When you live in a big city, you are a sound designer, whether you know it or not. You alter your sonic landscape each day to fit your changing needs. But while a city’s din can be measured in decibels, at heart it’s an imaginary construct as varying as the residents and just as malleable. The live banda booming from a neighbor’s backyard can trigger warm nostalgia or a desire to close the window. Those flocks of wild parrots screeching overhead can evoke a tropical childhood—or make you want to reach for a slingshot. “Sounds are not universal, and they’re always culturally contingent and specific,” says Josh Kun, a USC professor who frequently writes about the aural landscape of Los Angeles. The moment when sound is classified as noise is determined by cultural and class signifiers.
There’s politics to quiet, says Kun. “It’s used as a marker of ascendance economically. The richer you are and the more expensive property you can buy, the quieter your life will be.”
Jose Anguiano, an associate professor of Chicana/o and Latina/o studies at Cal State Los Angeles, studies music and communities. He says that working-class neighborhoods he’s lived in have a greater tolerance for music and street life, celebrating the Fourth of July and “Los Lakers” with exuberant fireworks. Now he’s in the suburbs of Long Beach, where it’s easy to trigger noise complaints on Nextdoor. “There’s a class and culture component,” says Anguiano. “In Latin American culture, we have a tradition of pasear—to cruise, to go out, to socialize and be out in the world.”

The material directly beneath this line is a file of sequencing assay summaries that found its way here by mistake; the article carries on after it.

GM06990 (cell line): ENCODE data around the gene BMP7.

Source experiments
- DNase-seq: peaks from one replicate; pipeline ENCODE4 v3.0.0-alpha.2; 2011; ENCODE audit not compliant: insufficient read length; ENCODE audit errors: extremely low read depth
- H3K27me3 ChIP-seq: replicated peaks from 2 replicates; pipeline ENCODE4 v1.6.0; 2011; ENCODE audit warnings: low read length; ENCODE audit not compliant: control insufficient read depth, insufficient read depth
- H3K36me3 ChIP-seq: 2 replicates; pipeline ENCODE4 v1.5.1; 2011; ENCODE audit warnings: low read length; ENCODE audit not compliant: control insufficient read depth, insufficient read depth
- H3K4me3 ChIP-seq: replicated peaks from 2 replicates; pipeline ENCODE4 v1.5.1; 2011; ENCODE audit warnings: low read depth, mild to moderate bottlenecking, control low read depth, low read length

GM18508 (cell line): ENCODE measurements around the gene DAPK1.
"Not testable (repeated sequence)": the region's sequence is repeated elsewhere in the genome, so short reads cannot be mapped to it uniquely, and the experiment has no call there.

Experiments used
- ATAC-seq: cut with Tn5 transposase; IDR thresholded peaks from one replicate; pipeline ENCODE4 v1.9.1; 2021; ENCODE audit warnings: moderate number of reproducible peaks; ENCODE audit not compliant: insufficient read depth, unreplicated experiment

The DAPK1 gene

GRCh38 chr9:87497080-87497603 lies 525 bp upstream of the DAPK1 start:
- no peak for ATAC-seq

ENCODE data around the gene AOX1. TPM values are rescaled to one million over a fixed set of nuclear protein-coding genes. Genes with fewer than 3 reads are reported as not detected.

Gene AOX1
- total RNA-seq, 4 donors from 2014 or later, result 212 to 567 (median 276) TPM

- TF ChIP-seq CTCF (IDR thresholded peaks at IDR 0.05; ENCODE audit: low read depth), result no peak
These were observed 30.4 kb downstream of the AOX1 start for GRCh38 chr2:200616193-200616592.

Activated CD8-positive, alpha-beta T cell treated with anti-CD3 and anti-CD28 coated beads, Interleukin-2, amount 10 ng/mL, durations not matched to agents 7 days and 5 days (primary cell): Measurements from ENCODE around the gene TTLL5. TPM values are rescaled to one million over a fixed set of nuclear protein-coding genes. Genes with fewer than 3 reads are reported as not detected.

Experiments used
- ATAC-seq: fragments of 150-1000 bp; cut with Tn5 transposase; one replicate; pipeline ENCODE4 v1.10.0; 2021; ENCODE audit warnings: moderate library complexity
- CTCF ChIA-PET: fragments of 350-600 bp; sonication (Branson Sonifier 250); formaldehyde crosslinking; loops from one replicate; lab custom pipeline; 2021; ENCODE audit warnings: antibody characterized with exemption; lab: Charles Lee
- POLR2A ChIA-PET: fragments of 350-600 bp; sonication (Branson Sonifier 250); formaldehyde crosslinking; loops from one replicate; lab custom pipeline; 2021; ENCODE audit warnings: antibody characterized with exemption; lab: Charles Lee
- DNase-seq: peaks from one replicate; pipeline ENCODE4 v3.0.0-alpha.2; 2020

Indeed, soundscapes crank louder and more musical in dense neighborhoods, where streets provide escape from crowded apartments and multigenerational homes. When neighborhoods gentrify and paleta vendors give way to gelato bars, leisure moves indoors or to backyards and sound grows more muted. Each immigrant community that arrives or departs can carry entire aural streetscapes and sound catalogs with it, says Kun, who’s recently been creating aural time capsules to commemorate places.
For the Getty Research Institute’s online photo exhibit 12 Sunsets, Kun has been identifying distinct music ecologies that convey the character of Los Angeles over time at specific venues along Sunset Boulevard and providing audio links to bring them back to life. (The ongoing project draws from American pop artist Ed Ruscha’s more than 65,000 photographs of the street, which he’s been shooting since the mid-1960s.) “I imagined songs for every building, sounds for every address,” Kun writes in one of the accompanying essays. “The street is saturated with musical ghosts, layered in rich sonic sediment.” Thanks to live recordings made at those long-vanished clubs, Kun was able to create sound snapshots of the early-1960s Black- and Latino-friendly Crescendo and the late-1960s Black Cat (the site of pre-Stonewall LGBT anti-police protests), of Berry Gordy Jr.’s Motown Records outpost and the Middle Eastern fantasies spun by the Arab nightclub where Palestinian singer Maroun Saba recorded Live from the Fez in Hollywood. “By listening to Sunset, you can hear how the street’s built environment has changed, how its musical color lines have been both crossed and shored up, how gentrification has displaced generations of communities,” Kun writes.
Even office building soundscapes are variable and revealing of cultural contrasts. Anguiano has examined the role that Spanish-language radio plays for Mexican custodial workers. When white-collar workers exit at day’s end, hushed buildings change dramatically as janitors set up speakers and blast Spanish music and DJ patter. Anguiano found that music weaves an aural community among workers, providing a lifeline to the outside world but also connecting them emotionally to family back home. The music alleviates monotony and solitude and feels safer than wearing headphones—no one can sneak up on them.
Each dawn, this sonic world disappears like Cinderella’s magic coach, and soon the building reverts back to hushed English and Muzak.•